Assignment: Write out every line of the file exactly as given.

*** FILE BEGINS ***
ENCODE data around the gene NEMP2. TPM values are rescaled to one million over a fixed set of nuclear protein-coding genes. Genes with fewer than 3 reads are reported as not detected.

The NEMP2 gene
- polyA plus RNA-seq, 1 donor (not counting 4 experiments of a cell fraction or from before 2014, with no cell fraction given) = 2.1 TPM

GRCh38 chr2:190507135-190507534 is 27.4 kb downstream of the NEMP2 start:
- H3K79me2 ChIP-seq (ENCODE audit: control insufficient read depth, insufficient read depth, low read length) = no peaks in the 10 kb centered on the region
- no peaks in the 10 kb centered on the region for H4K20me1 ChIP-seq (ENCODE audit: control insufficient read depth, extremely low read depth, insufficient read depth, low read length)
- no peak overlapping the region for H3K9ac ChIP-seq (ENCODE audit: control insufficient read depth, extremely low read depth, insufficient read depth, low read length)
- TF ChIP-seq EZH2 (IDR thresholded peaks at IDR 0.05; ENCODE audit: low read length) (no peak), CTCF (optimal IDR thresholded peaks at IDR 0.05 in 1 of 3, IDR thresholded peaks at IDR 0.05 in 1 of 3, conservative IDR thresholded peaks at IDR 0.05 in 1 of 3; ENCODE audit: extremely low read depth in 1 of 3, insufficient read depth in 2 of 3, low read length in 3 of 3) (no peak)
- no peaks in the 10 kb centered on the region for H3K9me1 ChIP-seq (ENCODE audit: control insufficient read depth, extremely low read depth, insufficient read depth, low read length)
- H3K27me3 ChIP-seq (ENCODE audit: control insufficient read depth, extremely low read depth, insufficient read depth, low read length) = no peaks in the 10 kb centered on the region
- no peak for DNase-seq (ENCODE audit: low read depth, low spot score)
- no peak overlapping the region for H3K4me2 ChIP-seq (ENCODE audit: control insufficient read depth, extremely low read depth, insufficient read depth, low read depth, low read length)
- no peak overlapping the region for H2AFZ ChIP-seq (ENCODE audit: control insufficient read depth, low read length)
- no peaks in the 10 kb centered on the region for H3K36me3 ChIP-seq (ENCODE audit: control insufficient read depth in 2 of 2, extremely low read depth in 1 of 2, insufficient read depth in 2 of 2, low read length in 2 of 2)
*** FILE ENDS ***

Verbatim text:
ENCODE data around the gene NEMP2. TPM values are rescaled to one million over a fixed set of nuclear protein-coding genes. Genes with fewer than 3 reads are reported as not detected.

The NEMP2 gene
- polyA plus RNA-seq, 1 donor (not counting 4 experiments of a cell fraction or from before 2014, with no cell fraction given) = 2.1 TPM

GRCh38 chr2:190507135-190507534 is 27.4 kb downstream of the NEMP2 start:
- H3K79me2 ChIP-seq (ENCODE audit: control insufficient read depth, insufficient read depth, low read length) = no peaks in the 10 kb centered on the region
- no peaks in the 10 kb centered on the region for H4K20me1 ChIP-seq (ENCODE audit: control insufficient read depth, extremely low read depth, insufficient read depth, low read length)
- no peak overlapping the region for H3K9ac ChIP-seq (ENCODE audit: control insufficient read depth, extremely low read depth, insufficient read depth, low read length)
- TF ChIP-seq EZH2 (IDR thresholded peaks at IDR 0.05; ENCODE audit: low read length) (no peak), CTCF (optimal IDR thresholded peaks at IDR 0.05 in 1 of 3, IDR thresholded peaks at IDR 0.05 in 1 of 3, conservative IDR thresholded peaks at IDR 0.05 in 1 of 3; ENCODE audit: extremely low read depth in 1 of 3, insufficient read depth in 2 of 3, low read length in 3 of 3) (no peak)
- no peaks in the 10 kb centered on the region for H3K9me1 ChIP-seq (ENCODE audit: control insufficient read depth, extremely low read depth, insufficient read depth, low read length)
- H3K27me3 ChIP-seq (ENCODE audit: control insufficient read depth, extremely low read depth, insufficient read depth, low read length) = no peaks in the 10 kb centered on the region
- no peak for DNase-seq (ENCODE audit: low read depth, low spot score)
- no peak overlapping the region for H3K4me2 ChIP-seq (ENCODE audit: control insufficient read depth, extremely low read depth, insufficient read depth, low read depth, low read length)
- no peak overlapping the region for H2AFZ ChIP-seq (ENCODE audit: control insufficient read depth, low read length)
- no peaks in the 10 kb centered on the region for H3K36me3 ChIP-seq (ENCODE audit: control insufficient read depth in 2 of 2, extremely low read depth in 1 of 2, insufficient read depth in 2 of 2, low read length in 2 of 2)